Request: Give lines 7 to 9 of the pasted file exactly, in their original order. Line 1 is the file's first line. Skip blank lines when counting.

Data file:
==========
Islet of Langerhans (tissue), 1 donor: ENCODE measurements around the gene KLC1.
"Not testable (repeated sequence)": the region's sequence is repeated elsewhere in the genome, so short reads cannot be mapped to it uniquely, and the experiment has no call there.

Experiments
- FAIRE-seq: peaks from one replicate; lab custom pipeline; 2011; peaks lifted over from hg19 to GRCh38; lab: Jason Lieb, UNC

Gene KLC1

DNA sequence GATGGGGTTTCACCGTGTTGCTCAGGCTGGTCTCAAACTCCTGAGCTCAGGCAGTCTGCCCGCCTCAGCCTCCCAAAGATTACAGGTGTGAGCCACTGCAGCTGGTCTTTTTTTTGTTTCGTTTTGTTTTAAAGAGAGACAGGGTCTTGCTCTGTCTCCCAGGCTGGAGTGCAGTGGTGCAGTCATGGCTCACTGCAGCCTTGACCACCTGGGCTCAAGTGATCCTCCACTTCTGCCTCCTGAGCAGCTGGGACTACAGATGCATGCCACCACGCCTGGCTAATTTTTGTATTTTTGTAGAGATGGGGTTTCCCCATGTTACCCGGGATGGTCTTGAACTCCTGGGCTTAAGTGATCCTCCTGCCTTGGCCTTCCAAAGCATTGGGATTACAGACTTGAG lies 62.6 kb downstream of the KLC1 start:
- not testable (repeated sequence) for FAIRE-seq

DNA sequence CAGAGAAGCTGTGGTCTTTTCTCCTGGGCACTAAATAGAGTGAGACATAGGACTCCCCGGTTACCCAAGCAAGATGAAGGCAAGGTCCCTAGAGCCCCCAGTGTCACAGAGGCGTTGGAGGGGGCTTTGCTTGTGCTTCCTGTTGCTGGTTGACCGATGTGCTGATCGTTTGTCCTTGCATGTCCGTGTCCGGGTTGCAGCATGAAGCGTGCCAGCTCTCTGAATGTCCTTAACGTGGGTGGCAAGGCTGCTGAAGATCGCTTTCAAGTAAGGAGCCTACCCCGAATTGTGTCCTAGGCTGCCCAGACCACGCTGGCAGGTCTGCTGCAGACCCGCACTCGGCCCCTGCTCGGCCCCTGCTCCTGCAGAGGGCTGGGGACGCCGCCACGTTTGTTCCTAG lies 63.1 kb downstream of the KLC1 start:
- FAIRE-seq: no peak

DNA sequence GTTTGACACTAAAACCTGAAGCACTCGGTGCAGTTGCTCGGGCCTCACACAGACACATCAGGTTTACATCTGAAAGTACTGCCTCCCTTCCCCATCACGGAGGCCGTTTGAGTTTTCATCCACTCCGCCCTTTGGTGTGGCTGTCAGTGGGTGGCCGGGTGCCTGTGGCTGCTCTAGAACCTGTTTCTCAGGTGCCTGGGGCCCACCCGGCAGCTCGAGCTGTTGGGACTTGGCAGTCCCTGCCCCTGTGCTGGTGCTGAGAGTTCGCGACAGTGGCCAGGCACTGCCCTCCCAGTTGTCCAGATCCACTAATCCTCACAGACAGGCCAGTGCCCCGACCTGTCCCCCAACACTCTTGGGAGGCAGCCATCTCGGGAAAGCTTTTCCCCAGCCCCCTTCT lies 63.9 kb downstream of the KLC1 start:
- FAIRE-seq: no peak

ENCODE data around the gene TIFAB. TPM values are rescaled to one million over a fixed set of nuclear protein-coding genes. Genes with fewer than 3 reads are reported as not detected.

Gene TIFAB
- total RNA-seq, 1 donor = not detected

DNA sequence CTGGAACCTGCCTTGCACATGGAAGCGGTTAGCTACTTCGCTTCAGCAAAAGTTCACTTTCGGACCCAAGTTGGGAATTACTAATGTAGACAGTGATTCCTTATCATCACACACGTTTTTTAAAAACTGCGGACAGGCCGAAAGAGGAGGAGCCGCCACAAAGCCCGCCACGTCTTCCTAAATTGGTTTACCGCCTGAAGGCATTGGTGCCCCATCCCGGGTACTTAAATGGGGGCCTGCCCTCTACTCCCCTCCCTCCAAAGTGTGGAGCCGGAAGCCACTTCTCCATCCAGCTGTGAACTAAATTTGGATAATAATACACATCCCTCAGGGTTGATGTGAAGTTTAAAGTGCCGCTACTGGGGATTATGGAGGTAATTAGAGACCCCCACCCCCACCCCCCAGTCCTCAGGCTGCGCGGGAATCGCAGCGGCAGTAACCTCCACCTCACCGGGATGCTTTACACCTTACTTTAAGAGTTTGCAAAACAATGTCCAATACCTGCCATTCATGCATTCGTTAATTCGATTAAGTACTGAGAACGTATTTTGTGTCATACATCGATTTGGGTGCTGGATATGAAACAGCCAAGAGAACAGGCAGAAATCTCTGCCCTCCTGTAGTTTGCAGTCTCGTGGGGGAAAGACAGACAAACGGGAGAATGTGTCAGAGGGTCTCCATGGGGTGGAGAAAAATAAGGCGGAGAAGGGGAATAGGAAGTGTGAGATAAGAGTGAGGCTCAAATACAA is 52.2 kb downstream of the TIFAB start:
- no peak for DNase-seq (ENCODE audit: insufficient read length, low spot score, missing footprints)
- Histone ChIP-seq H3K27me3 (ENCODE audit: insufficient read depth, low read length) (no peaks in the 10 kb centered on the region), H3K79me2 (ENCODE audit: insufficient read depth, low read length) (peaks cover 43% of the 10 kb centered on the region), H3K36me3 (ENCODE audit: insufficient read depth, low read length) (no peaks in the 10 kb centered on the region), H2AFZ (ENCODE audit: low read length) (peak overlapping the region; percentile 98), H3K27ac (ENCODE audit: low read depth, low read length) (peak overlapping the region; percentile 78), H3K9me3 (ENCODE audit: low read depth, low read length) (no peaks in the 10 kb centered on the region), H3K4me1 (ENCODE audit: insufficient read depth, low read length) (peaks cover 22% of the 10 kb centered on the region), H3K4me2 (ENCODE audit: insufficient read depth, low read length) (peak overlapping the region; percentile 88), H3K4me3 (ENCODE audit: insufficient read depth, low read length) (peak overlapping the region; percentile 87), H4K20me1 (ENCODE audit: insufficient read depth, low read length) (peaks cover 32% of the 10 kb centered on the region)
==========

- not testable (repeated sequence) for FAIRE-seq

DNA sequence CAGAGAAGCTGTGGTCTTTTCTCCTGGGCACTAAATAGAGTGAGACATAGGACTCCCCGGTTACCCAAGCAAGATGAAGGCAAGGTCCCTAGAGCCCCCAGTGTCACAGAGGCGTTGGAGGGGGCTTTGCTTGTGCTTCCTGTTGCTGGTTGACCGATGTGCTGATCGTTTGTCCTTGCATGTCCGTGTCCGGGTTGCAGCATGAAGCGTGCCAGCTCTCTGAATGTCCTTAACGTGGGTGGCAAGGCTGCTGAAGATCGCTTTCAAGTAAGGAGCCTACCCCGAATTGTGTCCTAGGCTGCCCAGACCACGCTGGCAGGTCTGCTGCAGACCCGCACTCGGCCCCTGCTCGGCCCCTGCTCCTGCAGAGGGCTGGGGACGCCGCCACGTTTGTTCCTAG lies 63.1 kb downstream of the KLC1 start:
- FAIRE-seq: no peak